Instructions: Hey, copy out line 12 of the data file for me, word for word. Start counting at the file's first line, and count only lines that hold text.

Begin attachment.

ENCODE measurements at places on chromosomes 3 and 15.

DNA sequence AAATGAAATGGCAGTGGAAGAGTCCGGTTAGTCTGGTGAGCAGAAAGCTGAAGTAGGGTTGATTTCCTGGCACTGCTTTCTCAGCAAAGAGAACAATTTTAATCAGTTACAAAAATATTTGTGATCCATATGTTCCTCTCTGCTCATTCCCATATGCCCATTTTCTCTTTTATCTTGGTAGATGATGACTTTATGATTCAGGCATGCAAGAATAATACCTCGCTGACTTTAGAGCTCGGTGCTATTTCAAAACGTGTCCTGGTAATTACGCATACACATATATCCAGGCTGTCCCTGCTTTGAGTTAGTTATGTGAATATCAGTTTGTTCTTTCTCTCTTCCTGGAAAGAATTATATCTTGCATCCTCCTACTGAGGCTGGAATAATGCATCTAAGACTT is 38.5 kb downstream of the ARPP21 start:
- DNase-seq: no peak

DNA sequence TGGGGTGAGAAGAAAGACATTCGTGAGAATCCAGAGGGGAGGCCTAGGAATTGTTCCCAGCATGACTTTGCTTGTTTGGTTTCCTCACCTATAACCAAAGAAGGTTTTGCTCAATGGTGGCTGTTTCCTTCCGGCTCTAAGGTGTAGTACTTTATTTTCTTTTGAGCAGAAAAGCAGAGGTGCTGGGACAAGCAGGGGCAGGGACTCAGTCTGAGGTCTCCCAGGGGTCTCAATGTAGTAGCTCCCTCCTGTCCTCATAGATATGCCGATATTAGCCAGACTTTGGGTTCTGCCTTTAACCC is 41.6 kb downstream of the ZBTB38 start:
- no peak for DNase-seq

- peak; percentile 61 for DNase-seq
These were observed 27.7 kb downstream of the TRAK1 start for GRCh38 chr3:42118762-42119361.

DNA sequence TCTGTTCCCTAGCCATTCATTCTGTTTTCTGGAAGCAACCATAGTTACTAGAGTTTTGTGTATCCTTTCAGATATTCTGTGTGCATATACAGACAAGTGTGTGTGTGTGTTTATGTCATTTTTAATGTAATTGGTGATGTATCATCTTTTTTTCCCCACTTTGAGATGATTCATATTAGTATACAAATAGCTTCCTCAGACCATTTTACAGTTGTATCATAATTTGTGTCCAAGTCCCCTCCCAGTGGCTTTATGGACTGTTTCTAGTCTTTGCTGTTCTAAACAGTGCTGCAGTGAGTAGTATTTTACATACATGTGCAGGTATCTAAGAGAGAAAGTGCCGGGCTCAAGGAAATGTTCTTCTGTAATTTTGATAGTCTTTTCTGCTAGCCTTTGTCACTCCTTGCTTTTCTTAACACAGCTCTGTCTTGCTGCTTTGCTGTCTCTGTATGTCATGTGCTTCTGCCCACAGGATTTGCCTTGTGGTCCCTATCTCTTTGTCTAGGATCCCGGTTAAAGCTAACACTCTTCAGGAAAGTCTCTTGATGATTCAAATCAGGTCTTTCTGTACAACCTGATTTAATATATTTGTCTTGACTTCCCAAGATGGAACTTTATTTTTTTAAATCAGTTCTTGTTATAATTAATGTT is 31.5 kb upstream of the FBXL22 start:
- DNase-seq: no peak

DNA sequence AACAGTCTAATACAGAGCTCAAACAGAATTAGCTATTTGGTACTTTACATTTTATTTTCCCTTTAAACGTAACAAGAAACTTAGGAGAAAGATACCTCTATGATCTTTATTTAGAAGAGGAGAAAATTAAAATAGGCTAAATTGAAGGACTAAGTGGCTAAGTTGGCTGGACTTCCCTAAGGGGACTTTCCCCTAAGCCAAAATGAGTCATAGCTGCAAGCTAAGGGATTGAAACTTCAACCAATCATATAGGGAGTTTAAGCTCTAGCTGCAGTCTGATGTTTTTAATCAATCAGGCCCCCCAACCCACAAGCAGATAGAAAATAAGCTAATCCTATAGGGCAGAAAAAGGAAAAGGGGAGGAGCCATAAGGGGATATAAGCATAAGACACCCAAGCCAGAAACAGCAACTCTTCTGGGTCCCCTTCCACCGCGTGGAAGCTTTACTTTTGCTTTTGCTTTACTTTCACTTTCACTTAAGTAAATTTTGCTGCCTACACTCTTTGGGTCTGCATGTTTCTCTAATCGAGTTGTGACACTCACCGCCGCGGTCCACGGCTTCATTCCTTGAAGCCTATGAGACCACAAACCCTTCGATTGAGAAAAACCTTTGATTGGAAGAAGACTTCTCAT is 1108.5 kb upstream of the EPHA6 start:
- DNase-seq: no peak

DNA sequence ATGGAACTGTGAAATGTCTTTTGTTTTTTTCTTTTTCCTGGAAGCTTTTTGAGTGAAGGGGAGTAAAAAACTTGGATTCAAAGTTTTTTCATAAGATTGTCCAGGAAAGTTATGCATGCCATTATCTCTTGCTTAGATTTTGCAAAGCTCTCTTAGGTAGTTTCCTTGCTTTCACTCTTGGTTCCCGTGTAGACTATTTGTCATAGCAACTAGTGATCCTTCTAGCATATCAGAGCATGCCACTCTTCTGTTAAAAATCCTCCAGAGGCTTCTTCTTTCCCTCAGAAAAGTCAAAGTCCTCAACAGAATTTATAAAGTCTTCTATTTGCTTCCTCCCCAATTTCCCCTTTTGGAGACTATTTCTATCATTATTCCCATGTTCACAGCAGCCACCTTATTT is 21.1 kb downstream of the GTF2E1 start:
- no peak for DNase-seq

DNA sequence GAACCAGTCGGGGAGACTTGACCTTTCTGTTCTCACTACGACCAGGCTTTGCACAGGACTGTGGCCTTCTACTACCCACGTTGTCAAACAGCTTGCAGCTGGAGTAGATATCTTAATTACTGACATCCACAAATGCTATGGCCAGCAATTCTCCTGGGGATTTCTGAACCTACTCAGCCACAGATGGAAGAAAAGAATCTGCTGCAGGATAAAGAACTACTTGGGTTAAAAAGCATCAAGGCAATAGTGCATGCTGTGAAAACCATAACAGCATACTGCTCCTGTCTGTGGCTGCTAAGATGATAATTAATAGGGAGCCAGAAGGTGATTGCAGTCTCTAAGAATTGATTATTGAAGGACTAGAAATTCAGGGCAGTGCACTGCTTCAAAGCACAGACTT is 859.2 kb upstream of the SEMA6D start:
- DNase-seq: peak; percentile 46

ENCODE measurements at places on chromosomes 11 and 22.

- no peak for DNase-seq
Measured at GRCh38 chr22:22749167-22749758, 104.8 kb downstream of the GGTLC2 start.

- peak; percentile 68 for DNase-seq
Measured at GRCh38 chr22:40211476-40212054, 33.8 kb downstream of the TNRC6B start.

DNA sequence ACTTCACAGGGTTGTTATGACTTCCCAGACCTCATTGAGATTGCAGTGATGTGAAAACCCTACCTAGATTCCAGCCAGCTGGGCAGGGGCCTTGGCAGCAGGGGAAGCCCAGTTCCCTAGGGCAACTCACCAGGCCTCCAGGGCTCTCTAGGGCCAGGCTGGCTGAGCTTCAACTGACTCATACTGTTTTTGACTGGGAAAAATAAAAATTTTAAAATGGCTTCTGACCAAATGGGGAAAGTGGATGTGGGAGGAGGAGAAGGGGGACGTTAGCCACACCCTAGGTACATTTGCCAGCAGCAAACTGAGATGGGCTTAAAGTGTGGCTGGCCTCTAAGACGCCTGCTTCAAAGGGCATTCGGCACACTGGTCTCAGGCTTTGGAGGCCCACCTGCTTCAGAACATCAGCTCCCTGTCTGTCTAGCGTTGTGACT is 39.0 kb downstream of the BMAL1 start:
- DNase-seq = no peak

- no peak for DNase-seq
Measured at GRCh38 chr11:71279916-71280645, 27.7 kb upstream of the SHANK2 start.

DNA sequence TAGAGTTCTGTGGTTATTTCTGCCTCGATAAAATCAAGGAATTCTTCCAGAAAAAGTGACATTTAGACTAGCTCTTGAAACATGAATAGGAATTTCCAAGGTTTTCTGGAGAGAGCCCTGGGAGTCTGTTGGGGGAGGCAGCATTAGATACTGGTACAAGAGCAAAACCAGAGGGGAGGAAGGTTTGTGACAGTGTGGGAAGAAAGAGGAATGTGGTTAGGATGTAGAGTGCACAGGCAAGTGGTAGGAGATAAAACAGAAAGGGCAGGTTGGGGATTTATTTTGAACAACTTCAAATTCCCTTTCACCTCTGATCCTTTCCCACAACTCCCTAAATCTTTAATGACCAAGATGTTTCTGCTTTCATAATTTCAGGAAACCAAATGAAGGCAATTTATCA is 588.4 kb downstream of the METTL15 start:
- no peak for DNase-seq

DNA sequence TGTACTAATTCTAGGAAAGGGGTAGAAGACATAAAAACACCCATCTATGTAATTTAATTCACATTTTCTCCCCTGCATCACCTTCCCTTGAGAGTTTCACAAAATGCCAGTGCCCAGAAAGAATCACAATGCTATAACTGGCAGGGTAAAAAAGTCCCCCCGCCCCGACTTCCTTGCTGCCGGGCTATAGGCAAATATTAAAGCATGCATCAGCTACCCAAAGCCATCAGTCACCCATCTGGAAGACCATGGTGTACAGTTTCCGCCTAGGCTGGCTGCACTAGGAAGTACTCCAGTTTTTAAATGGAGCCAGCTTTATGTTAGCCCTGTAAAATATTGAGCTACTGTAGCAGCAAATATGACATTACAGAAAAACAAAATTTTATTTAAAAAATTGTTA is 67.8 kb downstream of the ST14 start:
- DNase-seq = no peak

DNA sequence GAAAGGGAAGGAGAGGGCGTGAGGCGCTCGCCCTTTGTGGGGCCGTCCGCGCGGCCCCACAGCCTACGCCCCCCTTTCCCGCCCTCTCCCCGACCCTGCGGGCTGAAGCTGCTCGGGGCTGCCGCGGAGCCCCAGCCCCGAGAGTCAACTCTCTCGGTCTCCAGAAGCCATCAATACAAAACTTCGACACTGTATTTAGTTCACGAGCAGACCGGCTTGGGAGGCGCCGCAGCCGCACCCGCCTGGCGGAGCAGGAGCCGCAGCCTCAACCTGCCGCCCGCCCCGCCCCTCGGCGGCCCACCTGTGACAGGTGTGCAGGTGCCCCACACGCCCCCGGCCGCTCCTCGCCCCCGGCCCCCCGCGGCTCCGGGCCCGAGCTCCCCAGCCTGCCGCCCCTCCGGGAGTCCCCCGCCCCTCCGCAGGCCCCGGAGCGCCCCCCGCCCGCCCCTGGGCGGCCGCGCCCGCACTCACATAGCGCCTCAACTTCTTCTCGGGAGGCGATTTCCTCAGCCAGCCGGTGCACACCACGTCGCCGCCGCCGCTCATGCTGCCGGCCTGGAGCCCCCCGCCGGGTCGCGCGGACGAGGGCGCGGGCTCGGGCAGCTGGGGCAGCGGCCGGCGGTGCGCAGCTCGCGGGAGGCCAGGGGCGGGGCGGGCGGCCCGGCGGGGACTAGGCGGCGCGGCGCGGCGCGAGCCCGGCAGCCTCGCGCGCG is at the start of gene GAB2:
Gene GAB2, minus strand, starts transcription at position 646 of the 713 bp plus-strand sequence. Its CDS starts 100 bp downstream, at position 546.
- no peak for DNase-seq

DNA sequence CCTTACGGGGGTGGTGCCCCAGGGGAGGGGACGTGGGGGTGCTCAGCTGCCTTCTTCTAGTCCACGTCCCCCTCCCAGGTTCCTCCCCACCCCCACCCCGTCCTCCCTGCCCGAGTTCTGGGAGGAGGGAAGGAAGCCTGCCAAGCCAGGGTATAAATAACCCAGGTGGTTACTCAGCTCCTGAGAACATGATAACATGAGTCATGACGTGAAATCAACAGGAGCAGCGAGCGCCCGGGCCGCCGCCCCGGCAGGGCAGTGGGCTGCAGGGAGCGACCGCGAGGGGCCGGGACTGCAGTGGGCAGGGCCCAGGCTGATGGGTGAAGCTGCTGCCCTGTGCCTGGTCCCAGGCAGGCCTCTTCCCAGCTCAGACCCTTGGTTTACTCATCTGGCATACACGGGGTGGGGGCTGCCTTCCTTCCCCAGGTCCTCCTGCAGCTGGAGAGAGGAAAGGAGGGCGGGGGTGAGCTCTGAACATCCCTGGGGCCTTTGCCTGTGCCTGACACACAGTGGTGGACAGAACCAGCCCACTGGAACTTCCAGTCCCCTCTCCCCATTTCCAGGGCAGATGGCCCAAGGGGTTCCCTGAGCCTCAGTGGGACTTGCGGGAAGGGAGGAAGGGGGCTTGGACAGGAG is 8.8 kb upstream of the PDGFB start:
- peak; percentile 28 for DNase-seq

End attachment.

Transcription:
DNA sequence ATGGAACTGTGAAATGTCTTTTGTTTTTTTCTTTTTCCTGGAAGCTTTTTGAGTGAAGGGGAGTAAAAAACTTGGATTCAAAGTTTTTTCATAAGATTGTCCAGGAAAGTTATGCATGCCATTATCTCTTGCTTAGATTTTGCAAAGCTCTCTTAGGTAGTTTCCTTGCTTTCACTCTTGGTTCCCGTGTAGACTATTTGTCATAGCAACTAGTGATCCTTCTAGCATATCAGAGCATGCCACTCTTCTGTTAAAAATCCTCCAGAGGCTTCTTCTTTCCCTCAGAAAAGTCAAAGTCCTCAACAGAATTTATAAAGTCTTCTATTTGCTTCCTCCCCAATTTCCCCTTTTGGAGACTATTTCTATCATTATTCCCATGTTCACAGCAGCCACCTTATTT is 21.1 kb downstream of the GTF2E1 start: